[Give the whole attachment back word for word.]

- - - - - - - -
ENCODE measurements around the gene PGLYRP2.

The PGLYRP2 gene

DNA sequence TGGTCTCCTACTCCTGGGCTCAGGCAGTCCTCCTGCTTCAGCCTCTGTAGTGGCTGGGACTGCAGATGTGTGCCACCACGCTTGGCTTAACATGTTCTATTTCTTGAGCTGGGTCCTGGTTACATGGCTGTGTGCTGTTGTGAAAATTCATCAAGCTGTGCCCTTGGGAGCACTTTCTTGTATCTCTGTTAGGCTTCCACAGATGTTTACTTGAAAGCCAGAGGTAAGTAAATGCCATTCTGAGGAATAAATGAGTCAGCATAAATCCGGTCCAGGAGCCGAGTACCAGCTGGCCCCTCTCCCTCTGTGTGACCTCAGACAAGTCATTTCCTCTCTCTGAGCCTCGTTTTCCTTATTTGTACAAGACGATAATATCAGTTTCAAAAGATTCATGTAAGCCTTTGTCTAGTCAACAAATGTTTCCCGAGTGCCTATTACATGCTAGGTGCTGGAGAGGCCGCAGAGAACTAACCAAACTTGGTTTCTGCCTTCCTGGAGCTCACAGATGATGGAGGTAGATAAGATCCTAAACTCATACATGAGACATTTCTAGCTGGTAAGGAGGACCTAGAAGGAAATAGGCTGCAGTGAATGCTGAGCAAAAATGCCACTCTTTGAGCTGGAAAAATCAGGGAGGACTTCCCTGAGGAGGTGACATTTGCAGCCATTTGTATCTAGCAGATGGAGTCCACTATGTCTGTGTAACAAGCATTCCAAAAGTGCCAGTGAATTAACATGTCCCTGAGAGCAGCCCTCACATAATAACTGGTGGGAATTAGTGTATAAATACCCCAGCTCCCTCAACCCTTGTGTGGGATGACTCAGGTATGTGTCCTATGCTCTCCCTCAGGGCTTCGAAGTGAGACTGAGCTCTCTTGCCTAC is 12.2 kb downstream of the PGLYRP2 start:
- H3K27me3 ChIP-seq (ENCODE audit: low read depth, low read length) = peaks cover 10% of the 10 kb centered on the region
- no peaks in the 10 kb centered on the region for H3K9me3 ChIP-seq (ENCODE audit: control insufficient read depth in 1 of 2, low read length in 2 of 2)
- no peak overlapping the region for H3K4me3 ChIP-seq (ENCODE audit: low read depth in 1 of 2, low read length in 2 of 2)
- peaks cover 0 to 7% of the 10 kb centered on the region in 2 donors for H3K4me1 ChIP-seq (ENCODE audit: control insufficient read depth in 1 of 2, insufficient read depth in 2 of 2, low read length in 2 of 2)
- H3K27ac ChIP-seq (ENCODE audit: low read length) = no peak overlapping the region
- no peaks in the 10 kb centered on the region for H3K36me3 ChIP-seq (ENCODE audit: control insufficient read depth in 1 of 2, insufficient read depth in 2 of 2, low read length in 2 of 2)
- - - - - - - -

ENCODE measurements around the gene PGLYRP2.

The PGLYRP2 gene

DNA sequence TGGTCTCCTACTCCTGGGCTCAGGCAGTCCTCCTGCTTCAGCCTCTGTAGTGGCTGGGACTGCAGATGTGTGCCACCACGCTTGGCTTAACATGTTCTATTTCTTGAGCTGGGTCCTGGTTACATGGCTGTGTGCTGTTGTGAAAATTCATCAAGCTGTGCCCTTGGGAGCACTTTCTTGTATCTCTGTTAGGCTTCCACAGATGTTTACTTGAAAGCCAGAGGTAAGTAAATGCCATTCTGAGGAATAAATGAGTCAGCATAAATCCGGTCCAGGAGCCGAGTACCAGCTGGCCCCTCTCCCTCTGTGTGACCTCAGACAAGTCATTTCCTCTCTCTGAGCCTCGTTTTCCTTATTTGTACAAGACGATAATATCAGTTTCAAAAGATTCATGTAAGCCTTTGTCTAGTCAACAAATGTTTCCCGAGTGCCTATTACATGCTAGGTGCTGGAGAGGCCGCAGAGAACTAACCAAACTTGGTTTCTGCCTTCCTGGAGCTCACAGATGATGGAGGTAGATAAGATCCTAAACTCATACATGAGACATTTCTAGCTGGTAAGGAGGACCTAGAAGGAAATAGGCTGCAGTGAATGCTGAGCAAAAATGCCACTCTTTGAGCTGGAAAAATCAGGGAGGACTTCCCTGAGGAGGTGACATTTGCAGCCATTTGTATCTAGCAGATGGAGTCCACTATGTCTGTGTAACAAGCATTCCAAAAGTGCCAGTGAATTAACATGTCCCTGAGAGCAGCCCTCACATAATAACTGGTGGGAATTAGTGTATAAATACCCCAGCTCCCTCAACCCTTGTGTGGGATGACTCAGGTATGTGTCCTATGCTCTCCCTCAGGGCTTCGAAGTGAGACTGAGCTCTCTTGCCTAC is 12.2 kb downstream of the PGLYRP2 start:
- H3K27me3 ChIP-seq (ENCODE audit: low read depth, low read length) = peaks cover 10% of the 10 kb centered on the region
- no peaks in the 10 kb centered on the region for H3K9me3 ChIP-seq (ENCODE audit: control insufficient read depth in 1 of 2, low read length in 2 of 2)
- no peak overlapping the region for H3K4me3 ChIP-seq (ENCODE audit: low read depth in 1 of 2, low read length in 2 of 2)
- peaks cover 0 to 7% of the 10 kb centered on the region in 2 donors for H3K4me1 ChIP-seq (ENCODE audit: control insufficient read depth in 1 of 2, insufficient read depth in 2 of 2, low read length in 2 of 2)
- H3K27ac ChIP-seq (ENCODE audit: low read length) = no peak overlapping the region
- no peaks in the 10 kb centered on the region for H3K36me3 ChIP-seq (ENCODE audit: control insufficient read depth in 1 of 2, insufficient read depth in 2 of 2, low read length in 2 of 2)